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Executives behaving badly—at what cost?

Tom Fox | June 10, 2018

The FCPA world was rocked last week with two enforcement actions involving illegal conduct by two separate entities and representatives of the Libyan government in regard to its sovereign wealth fund. One involved the investment adviser Legg Mason and the second involved the French banking giant Société Générale S.A. (SocGen), a global financial services institution based in Paris, France, and its wholly owned subsidiary, SGA Société Générale Acceptance N.V. SocGen paid a criminal fine of $585 million for its FCPA violations—one-half payable to the United States and one-half payable to French Parquet National Financier (PNF) in Paris relating to the Libya corruption scheme.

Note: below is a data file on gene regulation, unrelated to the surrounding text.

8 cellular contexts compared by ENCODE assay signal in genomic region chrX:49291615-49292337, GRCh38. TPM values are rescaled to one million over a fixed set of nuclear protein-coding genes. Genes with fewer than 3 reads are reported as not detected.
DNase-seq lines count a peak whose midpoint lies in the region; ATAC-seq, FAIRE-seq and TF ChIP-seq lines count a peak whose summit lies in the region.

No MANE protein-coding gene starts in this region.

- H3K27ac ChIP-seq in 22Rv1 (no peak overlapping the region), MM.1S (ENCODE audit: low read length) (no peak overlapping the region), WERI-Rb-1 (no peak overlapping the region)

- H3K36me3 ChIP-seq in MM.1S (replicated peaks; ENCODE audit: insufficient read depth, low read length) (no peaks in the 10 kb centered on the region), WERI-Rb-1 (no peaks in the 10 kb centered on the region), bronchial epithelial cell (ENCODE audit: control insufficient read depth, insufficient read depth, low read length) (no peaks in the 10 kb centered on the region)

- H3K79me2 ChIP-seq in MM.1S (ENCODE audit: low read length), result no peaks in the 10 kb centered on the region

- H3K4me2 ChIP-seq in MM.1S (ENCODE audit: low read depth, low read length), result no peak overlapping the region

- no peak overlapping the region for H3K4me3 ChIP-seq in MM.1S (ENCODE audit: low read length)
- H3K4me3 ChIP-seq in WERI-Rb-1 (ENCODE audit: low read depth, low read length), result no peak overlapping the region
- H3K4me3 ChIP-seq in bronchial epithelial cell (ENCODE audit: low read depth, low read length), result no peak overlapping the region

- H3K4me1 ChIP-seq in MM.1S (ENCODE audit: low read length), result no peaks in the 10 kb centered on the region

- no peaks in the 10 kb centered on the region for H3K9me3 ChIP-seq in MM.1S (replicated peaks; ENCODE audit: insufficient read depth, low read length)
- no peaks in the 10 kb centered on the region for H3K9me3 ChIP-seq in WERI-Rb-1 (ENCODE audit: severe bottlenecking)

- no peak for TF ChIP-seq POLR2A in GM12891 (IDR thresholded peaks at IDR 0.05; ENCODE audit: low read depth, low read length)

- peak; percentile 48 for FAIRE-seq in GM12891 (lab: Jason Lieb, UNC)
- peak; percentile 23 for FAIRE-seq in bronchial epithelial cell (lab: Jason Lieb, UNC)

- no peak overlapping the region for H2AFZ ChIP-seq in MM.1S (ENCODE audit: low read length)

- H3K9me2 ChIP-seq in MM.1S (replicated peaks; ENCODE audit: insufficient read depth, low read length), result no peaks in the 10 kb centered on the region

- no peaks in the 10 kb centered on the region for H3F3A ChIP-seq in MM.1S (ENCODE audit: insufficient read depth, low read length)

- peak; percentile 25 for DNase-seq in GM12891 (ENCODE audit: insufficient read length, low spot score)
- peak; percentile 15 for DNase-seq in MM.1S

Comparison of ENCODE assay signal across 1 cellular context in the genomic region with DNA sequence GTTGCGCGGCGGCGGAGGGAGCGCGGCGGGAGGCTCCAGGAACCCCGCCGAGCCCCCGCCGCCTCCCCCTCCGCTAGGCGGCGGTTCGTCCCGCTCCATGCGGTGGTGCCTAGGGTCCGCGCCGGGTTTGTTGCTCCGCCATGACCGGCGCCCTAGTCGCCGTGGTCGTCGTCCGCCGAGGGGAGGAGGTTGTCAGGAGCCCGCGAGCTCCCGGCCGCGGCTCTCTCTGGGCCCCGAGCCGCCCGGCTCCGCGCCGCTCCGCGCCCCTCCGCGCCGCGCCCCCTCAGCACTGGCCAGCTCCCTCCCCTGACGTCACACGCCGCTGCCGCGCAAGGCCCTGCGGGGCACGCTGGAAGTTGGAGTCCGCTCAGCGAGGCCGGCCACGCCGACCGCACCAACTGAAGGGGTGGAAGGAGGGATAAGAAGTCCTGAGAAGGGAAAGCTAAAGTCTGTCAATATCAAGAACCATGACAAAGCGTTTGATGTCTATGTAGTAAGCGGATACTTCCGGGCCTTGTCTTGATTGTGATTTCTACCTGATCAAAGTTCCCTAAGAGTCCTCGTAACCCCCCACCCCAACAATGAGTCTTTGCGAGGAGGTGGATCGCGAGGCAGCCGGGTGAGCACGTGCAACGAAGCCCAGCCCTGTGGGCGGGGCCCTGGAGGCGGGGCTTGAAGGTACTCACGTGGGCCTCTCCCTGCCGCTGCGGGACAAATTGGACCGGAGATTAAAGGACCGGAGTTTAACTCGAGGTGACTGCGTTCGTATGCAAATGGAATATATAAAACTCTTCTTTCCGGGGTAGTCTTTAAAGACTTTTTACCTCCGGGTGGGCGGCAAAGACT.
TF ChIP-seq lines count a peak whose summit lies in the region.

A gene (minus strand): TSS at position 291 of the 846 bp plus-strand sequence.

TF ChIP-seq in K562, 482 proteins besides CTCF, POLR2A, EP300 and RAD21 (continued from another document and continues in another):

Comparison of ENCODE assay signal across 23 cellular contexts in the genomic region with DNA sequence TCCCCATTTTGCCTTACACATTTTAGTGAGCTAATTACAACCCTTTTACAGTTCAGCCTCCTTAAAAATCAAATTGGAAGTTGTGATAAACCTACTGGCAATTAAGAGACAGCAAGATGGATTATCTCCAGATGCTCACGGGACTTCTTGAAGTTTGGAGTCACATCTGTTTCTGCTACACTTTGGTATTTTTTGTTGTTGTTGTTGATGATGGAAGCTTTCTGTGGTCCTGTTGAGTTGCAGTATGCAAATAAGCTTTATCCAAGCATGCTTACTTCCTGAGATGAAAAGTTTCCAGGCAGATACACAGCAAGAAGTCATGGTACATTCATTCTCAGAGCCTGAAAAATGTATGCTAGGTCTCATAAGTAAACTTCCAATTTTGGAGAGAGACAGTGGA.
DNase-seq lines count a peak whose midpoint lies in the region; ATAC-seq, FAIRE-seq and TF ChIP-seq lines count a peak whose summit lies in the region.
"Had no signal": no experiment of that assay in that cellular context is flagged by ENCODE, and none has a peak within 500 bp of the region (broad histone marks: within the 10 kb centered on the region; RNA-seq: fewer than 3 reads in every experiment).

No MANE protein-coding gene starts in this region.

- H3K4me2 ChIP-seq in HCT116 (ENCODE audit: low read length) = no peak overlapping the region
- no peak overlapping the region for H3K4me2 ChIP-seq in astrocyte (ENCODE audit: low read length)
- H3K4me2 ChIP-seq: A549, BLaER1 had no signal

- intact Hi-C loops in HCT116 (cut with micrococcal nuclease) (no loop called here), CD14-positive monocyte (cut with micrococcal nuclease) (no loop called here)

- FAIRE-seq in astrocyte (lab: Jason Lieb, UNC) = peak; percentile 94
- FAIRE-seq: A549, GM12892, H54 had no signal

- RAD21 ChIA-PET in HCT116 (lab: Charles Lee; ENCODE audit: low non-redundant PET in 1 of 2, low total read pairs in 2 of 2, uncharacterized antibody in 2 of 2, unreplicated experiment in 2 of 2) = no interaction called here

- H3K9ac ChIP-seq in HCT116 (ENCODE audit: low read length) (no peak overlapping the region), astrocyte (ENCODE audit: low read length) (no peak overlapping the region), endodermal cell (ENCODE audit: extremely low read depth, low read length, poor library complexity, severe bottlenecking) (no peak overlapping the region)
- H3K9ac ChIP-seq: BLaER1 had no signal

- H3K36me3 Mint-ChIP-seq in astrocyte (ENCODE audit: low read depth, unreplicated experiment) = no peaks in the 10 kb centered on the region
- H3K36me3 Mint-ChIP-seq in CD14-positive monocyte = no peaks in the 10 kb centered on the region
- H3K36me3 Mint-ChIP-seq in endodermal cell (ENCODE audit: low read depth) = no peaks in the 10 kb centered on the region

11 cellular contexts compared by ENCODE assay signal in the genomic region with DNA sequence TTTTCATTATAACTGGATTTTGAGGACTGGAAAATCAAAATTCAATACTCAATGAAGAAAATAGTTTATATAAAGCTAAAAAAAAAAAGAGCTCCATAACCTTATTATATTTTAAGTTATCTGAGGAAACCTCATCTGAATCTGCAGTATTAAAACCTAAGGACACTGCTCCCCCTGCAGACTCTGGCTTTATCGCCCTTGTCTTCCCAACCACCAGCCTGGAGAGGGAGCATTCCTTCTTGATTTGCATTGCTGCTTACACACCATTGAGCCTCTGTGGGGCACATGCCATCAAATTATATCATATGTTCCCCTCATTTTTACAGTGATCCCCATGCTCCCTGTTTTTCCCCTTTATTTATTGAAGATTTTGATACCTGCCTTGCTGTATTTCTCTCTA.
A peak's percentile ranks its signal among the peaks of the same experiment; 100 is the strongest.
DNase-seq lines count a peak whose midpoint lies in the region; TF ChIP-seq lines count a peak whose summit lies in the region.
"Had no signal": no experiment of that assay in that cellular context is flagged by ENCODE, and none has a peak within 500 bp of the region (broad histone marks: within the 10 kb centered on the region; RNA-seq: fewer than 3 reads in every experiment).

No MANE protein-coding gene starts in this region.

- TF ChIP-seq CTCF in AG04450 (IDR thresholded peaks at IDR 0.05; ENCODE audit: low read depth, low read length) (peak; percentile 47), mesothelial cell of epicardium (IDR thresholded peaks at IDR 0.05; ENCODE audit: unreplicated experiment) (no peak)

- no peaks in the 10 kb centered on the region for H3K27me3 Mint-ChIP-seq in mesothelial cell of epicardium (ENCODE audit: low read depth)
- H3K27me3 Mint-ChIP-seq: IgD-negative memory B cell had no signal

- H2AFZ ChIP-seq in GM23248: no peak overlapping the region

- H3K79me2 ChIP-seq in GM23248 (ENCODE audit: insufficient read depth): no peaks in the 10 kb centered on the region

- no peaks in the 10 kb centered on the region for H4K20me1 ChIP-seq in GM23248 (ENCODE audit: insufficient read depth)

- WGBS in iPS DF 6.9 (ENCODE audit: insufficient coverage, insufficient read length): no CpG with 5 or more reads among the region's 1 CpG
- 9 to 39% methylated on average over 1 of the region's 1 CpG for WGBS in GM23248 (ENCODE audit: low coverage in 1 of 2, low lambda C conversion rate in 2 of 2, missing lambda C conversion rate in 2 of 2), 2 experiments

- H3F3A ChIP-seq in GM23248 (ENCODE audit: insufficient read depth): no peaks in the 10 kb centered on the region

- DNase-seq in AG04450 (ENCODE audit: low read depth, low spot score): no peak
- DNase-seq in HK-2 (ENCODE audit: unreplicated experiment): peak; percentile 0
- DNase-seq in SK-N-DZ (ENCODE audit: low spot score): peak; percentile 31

There was also an additional $275 million paid by SocGen for violations arising from its manipulation of the London InterBank Offered Rate (LIBOR). While it was the $585 million FCPA penalty that garnered most of the U.S. attention, the more lasting impact may well involve the LIBOR issues, as the LIBOR...

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